When you drive down the road or merge onto the freeway, you may not be thinking of how roads are funded, but statistics derived from the U.S. census are vital to bringing federal transportation dollars into the region each year. Data compiled from 2020 census responses not only will determine public funding levels for a variety of community programs and services but will also be used in planning decisions for new regional transportation projects.
Allocation of federal tax dollars is based on a state’s population, and an accurate census count ensures Arizona receives an adequate amount of funding for schools, housing, health care and transportation programs or services.
“Federal transportation dollars are coveted, so ensuring that Arizona receives every last dollar is of utmost importance,” said Pima Association of Governments’ Transportation Planning Director Paul Casertano.
The U.S. Department of Transportation’s (DOT) Highway Planning and Construction program and the U.S. Department of Housing and Urban Development’s (HUD) Community Development Block Grants are just two of the federal programs that are tied to census data. According to the U.S. Census Bureau, the DOT distributed more than $38 billion through the Highway Planning and Construction program in 2015.
Arizona is one of the fastest growing states, and new census counts should reflect that. Growth means that Arizona should receive a greater portion of federal transportation funds than it has in the past.
“Federal transportation and transit program funding is critical to states such as Arizona, which continues to see significant population growth and increases in transportation needs,” said Casertano. “Census data also help determine how state tax revenues are distributed locally.”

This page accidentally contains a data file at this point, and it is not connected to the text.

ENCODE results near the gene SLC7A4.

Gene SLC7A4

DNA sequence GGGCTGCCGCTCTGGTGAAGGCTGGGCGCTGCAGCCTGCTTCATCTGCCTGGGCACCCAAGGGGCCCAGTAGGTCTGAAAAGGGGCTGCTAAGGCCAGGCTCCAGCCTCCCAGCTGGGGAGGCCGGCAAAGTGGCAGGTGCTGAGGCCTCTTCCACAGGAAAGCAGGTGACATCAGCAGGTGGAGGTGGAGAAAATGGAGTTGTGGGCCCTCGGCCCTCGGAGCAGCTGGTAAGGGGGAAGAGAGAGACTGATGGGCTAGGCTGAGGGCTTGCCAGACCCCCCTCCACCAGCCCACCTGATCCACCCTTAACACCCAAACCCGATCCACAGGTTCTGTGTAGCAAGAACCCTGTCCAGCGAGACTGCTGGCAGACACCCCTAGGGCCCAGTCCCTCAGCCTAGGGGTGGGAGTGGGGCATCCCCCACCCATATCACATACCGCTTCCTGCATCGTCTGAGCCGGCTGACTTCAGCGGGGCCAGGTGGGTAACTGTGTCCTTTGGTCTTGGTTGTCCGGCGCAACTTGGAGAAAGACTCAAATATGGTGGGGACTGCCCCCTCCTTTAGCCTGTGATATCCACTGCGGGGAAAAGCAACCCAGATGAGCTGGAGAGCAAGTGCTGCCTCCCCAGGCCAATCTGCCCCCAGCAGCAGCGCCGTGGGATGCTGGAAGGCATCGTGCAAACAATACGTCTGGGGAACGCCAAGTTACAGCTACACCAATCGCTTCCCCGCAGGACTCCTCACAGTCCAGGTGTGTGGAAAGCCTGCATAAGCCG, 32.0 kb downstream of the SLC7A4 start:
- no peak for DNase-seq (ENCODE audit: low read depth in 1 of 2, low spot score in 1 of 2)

Equitable distribution of public funding based on quality data is one piece of the census puzzle. Government and private sectors also use census data to help guide many of their decisions, such as where to construct new houses, where to build or expand businesses, and where to locate schools and medical facilities. These projects all need corresponding transportation infrastructure, and transportation planners rely on a variety of census statistics to provide reliable, safe and convenient transportation options for their communities.
Census data are also used to help determine the requirement for each state to match federal transportation dollars with local dollars. An undercount in the 2020 census would directly result in lower population estimates, which would lead to a reduced state share of transportation funding.
Whether your participation in the census is to help ensure fair federal funding distributions or more informed decision making by the public and private sectors, the results are critical to steering needed federal transportation dollars into the region.
You can make sure community programs and services get the money they deserve by filling out your census form online at 2020census.gov soon and encouraging others to do the same. Everyone living in the United States on April 1, 2020, must be counted. Take five minutes to shape your future.